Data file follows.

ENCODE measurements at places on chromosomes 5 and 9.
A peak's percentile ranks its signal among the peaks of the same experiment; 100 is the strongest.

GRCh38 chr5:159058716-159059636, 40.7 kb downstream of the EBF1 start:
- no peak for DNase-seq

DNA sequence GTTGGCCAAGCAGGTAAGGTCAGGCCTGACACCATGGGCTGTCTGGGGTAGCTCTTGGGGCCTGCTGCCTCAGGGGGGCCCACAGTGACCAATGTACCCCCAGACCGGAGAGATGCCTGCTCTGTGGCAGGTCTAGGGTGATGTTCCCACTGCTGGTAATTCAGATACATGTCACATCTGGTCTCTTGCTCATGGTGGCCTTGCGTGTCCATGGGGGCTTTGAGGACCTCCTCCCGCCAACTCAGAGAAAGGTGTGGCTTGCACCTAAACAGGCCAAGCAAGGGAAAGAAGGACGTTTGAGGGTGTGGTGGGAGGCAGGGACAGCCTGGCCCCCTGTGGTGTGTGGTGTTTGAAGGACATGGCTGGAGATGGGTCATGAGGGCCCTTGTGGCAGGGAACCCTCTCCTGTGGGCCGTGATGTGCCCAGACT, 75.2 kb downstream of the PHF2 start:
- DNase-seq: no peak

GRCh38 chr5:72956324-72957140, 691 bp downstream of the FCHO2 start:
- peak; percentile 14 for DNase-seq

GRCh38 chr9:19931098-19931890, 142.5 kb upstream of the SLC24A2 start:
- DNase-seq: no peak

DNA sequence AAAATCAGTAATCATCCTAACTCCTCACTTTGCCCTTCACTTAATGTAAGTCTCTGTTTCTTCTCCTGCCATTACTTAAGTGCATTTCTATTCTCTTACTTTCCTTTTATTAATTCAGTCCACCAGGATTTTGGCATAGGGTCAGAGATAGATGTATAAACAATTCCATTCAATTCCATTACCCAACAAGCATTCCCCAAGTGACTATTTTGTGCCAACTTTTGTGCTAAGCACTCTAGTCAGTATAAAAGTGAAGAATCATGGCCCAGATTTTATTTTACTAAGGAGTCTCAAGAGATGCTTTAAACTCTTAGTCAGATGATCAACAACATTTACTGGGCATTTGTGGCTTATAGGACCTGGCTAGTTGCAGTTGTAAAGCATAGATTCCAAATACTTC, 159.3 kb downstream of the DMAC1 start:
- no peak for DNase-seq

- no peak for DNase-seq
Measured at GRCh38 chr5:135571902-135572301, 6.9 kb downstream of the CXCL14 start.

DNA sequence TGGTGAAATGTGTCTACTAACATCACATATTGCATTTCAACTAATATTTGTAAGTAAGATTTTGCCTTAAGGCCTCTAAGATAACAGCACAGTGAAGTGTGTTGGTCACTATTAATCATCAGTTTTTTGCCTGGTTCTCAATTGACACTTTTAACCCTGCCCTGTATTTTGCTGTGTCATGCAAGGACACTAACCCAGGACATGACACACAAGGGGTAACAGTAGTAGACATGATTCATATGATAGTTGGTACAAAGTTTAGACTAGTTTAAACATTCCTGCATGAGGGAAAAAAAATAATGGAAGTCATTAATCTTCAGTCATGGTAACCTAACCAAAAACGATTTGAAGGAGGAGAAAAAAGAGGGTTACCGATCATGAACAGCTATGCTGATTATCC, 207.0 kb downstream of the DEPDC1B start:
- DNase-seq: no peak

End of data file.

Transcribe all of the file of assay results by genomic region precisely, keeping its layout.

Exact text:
ENCODE measurements at places on chromosomes 5 and 9.
A peak's percentile ranks its signal among the peaks of the same experiment; 100 is the strongest.

GRCh38 chr5:159058716-159059636, 40.7 kb downstream of the EBF1 start:
- no peak for DNase-seq

DNA sequence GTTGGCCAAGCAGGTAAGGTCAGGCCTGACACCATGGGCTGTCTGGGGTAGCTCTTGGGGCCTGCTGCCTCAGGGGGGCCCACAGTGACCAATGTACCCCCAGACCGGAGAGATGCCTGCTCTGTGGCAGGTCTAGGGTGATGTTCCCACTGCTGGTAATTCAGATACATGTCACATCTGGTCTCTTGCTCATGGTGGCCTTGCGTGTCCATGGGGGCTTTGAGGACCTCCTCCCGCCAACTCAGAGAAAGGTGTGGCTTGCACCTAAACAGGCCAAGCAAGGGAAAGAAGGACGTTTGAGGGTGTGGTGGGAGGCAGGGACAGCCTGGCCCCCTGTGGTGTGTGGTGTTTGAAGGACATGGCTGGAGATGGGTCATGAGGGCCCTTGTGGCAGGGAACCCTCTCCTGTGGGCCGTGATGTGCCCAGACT, 75.2 kb downstream of the PHF2 start:
- DNase-seq: no peak

GRCh38 chr5:72956324-72957140, 691 bp downstream of the FCHO2 start:
- peak; percentile 14 for DNase-seq

GRCh38 chr9:19931098-19931890, 142.5 kb upstream of the SLC24A2 start:
- DNase-seq: no peak

DNA sequence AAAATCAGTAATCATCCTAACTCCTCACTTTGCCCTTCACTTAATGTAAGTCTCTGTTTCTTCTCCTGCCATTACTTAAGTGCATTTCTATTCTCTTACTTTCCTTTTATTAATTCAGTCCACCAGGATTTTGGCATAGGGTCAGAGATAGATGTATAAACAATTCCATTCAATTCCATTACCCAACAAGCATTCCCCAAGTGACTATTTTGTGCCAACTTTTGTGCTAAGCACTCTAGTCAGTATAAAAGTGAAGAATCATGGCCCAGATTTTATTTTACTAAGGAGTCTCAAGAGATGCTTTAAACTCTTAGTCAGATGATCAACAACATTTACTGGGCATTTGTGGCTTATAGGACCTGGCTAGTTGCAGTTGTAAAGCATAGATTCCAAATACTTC, 159.3 kb downstream of the DMAC1 start:
- no peak for DNase-seq

- no peak for DNase-seq
Measured at GRCh38 chr5:135571902-135572301, 6.9 kb downstream of the CXCL14 start.

DNA sequence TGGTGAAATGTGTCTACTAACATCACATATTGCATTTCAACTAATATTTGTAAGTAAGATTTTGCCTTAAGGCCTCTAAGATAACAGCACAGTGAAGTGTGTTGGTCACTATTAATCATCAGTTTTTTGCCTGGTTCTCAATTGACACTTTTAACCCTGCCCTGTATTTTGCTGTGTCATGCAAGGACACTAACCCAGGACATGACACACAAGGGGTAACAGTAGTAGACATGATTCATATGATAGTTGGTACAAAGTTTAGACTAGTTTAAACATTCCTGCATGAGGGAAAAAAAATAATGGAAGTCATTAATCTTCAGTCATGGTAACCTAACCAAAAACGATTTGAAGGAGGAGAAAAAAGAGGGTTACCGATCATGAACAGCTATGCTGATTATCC, 207.0 kb downstream of the DEPDC1B start:
- DNase-seq: no peak